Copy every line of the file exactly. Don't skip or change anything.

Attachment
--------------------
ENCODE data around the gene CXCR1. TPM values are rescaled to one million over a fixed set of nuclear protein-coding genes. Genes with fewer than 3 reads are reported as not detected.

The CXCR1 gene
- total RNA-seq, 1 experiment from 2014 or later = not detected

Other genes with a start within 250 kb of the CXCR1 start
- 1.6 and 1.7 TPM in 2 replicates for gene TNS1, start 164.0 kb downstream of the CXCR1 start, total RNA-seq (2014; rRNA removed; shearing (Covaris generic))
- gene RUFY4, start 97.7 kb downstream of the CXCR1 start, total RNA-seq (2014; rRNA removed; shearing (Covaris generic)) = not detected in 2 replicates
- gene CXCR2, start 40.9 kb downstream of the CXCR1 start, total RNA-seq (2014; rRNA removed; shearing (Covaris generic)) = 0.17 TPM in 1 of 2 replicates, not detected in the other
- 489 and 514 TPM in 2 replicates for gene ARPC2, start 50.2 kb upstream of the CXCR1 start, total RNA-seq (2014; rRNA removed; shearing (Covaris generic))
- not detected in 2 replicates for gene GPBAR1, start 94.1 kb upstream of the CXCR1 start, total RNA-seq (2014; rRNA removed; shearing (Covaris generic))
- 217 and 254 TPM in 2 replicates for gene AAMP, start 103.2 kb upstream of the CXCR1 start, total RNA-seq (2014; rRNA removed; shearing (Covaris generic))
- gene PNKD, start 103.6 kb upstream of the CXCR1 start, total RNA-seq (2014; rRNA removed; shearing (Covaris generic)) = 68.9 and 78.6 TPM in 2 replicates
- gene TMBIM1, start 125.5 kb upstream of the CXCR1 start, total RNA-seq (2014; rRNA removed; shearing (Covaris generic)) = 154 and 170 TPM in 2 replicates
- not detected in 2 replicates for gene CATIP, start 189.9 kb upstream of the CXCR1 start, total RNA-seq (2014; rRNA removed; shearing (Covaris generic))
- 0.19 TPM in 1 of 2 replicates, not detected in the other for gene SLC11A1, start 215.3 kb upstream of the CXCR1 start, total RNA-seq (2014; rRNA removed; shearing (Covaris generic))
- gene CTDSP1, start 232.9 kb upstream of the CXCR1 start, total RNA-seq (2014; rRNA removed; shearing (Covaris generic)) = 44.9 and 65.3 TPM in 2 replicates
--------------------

ENCODE data around the gene CXCR1. TPM values are rescaled to one million over a fixed set of nuclear protein-coding genes. Genes with fewer than 3 reads are reported as not detected.

The CXCR1 gene
- total RNA-seq, 1 experiment from 2014 or later = not detected

Other genes with a start within 250 kb of the CXCR1 start
- 1.6 and 1.7 TPM in 2 replicates for gene TNS1, start 164.0 kb downstream of the CXCR1 start, total RNA-seq (2014; rRNA removed; shearing (Covaris generic))
- gene RUFY4, start 97.7 kb downstream of the CXCR1 start, total RNA-seq (2014; rRNA removed; shearing (Covaris generic)) = not detected in 2 replicates
- gene CXCR2, start 40.9 kb downstream of the CXCR1 start, total RNA-seq (2014; rRNA removed; shearing (Covaris generic)) = 0.17 TPM in 1 of 2 replicates, not detected in the other
- 489 and 514 TPM in 2 replicates for gene ARPC2, start 50.2 kb upstream of the CXCR1 start, total RNA-seq (2014; rRNA removed; shearing (Covaris generic))
- not detected in 2 replicates for gene GPBAR1, start 94.1 kb upstream of the CXCR1 start, total RNA-seq (2014; rRNA removed; shearing (Covaris generic))
- 217 and 254 TPM in 2 replicates for gene AAMP, start 103.2 kb upstream of the CXCR1 start, total RNA-seq (2014; rRNA removed; shearing (Covaris generic))
- gene PNKD, start 103.6 kb upstream of the CXCR1 start, total RNA-seq (2014; rRNA removed; shearing (Covaris generic)) = 68.9 and 78.6 TPM in 2 replicates
- gene TMBIM1, start 125.5 kb upstream of the CXCR1 start, total RNA-seq (2014; rRNA removed; shearing (Covaris generic)) = 154 and 170 TPM in 2 replicates
- not detected in 2 replicates for gene CATIP, start 189.9 kb upstream of the CXCR1 start, total RNA-seq (2014; rRNA removed; shearing (Covaris generic))
- 0.19 TPM in 1 of 2 replicates, not detected in the other for gene SLC11A1, start 215.3 kb upstream of the CXCR1 start, total RNA-seq (2014; rRNA removed; shearing (Covaris generic))
- gene CTDSP1, start 232.9 kb upstream of the CXCR1 start, total RNA-seq (2014; rRNA removed; shearing (Covaris generic)) = 44.9 and 65.3 TPM in 2 replicates